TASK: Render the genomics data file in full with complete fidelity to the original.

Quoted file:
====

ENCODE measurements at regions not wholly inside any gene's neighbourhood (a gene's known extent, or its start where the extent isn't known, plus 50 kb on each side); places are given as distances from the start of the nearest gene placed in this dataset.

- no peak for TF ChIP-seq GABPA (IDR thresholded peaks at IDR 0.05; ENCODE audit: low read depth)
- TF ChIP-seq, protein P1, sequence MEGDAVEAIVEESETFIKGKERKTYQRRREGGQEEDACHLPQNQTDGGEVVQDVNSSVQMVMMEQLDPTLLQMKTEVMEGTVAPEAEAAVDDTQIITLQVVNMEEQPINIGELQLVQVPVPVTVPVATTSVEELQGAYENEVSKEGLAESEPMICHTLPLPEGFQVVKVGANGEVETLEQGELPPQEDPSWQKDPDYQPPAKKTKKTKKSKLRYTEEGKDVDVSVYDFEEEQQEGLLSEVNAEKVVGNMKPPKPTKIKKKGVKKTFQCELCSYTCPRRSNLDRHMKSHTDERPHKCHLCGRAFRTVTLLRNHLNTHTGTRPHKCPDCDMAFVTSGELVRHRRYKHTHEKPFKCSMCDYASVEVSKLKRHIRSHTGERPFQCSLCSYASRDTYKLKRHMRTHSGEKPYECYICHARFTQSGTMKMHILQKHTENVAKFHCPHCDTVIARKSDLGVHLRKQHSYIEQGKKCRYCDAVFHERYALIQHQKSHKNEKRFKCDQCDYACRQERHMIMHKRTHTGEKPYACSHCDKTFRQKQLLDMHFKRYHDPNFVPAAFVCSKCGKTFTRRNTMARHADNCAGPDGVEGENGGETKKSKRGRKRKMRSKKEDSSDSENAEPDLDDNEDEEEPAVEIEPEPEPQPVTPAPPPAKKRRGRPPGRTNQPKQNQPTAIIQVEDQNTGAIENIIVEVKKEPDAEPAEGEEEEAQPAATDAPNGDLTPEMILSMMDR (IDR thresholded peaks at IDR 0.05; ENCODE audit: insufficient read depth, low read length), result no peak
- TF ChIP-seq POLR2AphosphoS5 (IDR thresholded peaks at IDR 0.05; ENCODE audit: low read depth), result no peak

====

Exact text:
ENCODE measurements at regions not wholly inside any gene's neighbourhood (a gene's known extent, or its start where the extent isn't known, plus 50 kb on each side); places are given as distances from the start of the nearest gene placed in this dataset.

- no peak for TF ChIP-seq GABPA (IDR thresholded peaks at IDR 0.05; ENCODE audit: low read depth)
- TF ChIP-seq, protein P1, sequence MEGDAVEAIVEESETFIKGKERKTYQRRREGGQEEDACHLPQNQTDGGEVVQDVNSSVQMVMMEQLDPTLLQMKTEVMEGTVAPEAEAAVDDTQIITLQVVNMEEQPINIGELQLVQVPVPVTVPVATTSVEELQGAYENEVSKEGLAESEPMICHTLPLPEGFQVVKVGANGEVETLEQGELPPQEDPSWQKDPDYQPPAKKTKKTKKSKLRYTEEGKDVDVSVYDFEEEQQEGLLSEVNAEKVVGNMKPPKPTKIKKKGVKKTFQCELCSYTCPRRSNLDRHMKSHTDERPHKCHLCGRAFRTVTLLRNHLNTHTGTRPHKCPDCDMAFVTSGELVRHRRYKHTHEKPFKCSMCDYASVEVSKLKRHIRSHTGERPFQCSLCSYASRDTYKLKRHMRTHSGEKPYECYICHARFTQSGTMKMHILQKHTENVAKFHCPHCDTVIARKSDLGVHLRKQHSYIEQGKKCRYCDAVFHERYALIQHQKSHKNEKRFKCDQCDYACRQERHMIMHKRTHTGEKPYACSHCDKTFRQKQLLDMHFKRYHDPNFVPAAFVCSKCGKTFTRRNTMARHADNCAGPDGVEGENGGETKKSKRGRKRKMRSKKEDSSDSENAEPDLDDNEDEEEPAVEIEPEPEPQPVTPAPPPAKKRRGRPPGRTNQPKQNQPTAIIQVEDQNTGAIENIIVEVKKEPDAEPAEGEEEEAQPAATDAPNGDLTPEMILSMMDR (IDR thresholded peaks at IDR 0.05; ENCODE audit: insufficient read depth, low read length), result no peak
- TF ChIP-seq POLR2AphosphoS5 (IDR thresholded peaks at IDR 0.05; ENCODE audit: low read depth), result no peak